Credit markets will withstand Evergrande shocks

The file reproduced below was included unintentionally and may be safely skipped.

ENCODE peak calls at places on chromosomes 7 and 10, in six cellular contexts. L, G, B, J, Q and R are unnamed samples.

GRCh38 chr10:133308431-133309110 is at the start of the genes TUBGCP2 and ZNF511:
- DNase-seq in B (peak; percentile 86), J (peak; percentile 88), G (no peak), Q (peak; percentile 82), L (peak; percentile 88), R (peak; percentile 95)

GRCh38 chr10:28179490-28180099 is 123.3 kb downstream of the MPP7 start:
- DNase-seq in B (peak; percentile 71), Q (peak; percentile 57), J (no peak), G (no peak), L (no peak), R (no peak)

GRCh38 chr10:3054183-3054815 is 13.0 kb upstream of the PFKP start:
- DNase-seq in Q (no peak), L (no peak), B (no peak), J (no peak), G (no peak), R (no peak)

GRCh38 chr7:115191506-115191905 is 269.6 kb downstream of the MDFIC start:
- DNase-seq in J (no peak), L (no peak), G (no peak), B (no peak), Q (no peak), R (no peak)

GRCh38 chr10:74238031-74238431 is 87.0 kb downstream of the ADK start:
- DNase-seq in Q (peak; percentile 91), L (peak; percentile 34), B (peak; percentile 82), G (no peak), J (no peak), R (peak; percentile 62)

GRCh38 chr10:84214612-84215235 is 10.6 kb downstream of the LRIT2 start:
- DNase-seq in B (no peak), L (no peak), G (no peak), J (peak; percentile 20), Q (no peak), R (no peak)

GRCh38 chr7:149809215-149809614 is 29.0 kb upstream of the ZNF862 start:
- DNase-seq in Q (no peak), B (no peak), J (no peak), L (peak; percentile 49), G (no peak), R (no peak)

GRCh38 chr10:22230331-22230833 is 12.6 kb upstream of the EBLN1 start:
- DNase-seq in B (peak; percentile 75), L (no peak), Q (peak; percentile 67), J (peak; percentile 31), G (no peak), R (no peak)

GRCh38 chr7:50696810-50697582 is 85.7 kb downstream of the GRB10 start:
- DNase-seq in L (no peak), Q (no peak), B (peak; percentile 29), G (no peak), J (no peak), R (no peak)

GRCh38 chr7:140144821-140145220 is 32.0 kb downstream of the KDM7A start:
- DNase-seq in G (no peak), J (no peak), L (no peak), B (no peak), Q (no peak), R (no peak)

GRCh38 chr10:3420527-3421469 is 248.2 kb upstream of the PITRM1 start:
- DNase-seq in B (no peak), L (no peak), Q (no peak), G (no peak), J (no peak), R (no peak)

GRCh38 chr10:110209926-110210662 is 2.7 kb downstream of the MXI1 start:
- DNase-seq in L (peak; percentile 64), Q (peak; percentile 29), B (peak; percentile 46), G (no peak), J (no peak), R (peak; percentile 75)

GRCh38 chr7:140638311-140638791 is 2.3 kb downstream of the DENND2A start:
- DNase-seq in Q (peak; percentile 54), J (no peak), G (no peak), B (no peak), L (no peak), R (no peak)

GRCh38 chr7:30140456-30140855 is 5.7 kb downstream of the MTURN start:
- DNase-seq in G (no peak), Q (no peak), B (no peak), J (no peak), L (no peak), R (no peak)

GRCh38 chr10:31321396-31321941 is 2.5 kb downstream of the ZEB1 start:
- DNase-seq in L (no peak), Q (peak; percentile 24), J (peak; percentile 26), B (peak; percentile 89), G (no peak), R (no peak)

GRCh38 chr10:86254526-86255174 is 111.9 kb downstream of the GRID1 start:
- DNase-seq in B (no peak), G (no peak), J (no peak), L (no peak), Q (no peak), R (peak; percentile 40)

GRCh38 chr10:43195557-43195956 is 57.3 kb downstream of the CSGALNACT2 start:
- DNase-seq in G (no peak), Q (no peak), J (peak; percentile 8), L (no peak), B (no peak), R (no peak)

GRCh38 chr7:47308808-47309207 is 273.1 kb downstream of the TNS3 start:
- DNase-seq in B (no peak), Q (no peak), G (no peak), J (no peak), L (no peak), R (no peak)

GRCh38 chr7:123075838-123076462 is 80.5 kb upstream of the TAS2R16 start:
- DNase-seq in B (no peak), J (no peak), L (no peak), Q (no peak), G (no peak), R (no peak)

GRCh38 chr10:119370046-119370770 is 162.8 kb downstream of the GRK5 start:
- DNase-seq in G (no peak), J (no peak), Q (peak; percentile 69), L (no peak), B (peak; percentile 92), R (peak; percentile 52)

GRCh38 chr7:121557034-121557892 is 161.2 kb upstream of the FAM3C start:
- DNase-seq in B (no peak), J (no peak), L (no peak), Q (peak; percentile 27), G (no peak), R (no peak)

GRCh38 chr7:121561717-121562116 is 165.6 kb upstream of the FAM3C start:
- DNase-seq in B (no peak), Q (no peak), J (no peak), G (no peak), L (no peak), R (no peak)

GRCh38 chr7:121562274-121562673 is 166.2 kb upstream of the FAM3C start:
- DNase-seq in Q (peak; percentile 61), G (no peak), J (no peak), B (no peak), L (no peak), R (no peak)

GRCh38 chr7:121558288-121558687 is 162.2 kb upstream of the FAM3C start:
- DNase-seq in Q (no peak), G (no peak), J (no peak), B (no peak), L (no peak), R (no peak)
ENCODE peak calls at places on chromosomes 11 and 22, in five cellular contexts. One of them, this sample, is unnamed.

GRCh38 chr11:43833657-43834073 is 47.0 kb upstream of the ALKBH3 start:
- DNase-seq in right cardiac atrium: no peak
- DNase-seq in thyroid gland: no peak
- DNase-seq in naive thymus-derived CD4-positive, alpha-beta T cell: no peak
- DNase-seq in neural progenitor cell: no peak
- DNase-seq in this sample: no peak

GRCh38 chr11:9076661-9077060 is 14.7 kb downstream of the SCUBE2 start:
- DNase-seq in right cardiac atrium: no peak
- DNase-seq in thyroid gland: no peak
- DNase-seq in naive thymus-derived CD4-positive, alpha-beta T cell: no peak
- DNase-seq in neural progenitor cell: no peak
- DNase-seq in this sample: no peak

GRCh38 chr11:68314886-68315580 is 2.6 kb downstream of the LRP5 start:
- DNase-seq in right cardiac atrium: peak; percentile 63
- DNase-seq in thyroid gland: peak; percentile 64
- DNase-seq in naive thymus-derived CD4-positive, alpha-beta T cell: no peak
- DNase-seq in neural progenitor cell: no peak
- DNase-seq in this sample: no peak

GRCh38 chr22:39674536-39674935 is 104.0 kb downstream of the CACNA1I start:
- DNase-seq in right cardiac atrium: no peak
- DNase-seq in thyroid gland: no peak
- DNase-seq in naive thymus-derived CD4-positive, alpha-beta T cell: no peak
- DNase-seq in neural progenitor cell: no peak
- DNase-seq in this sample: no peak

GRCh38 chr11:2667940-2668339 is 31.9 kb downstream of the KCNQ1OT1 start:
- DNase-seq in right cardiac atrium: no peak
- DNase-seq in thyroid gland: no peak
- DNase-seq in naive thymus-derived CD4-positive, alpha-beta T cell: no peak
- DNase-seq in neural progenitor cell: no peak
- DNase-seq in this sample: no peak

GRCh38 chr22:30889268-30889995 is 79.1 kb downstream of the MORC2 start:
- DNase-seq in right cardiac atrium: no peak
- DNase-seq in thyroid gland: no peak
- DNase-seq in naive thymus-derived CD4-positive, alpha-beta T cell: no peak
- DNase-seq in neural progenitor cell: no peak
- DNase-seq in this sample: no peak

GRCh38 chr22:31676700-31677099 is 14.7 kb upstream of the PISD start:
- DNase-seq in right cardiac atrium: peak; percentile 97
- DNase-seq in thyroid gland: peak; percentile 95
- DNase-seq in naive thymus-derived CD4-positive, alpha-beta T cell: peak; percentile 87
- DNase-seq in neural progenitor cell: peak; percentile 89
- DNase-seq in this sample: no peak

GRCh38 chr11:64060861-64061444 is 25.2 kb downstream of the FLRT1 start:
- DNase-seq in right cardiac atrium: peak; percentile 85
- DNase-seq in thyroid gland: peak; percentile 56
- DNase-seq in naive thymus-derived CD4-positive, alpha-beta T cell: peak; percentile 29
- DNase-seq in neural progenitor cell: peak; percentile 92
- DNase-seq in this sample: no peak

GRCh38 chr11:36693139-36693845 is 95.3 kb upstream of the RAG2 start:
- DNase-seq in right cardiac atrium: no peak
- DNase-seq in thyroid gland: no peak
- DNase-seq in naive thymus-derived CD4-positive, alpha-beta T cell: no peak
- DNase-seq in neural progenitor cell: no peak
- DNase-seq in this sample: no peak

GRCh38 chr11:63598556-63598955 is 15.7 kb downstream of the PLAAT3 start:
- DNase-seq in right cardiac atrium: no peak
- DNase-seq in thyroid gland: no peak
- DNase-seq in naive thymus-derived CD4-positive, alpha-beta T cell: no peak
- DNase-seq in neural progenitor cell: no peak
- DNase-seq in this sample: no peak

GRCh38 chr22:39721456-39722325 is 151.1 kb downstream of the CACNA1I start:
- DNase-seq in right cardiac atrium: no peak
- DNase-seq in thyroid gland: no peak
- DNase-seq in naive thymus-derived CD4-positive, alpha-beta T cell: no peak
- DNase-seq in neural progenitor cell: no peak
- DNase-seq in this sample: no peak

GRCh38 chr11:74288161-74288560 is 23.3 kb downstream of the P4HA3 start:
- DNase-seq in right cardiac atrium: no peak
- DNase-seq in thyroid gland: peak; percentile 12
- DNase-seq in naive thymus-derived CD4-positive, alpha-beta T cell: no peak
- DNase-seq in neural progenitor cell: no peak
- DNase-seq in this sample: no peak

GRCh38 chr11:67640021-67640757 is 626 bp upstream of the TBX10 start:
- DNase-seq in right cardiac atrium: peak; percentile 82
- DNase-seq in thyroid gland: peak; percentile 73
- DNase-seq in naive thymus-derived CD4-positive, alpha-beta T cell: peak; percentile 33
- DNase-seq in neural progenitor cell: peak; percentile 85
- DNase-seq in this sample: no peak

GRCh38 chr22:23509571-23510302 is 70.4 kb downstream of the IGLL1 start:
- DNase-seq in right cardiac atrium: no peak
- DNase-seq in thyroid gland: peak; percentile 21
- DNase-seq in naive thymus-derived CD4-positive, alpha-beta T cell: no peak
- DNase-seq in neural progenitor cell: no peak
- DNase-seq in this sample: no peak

Is China Evergrande another Lehman Brothers moment? Not at all, according to the $40 trillion global corporate debt market. International credit investors have good reasons to be so nonchalant about the potential ripple effects of problems at the Chinese property behemoth with a $300 billion debt pile. Granted, Evergrande’s slow-motion crash has had some impact. As the group’s 2025 dollar bonds have collapsed to trade at a mere 30% of face value, the riskier end of China’s debt market has suffered. The average yield on dollar bonds issued by junk-rated Chinese companies has doubled to around 16% since the start of the year, according to an ICE Bank of America index. And safe-haven U.S. bonds rallied on Monday when global stock markets wobbled. But those ripple effects look contained. In the United States, where some $19 billion of Evergrande bonds are issued, the average extra yield that investors demand to own junk-rated debt is steady at roughly 310 basis points, another ICE Bank of America index shows. That’s even lower than the levels seen in the heady days of September 2006. And the yield spread on bonds issued by U.S. and European investment-grade companies are below levels seen in late 2007, the year before the collapse of Lehman Brothers. This makes sense. Western government bond yields are still low and below market expectations of future inflation. Investors need to take risks if they don't want to see price rises erode their returns. New Covid-19 variants or a Chinese property meltdown could hurt the global economic recovery. But companies have emerged from the pandemic in good health having raised cash, cut costs and skimped on investment in the past 18 months. European companies’ debt has fallen to 2.3 times trailing EBITDA and that multiple could sink as low as 2 times by year-end, its lowest since before the Lehman collapse in 2008, Citi analysts reckon. Meanwhile, Moody’s is forecasting a global corporate default rate of just 1.7% year-end, less than half the historic average. Resilience could prove to be an Achilles heel. Persistent demand for corporate debt will keep borrowing costs low, which may tempt more companies to gear up to finance shareholder payouts. That, however, will be a problem for another year.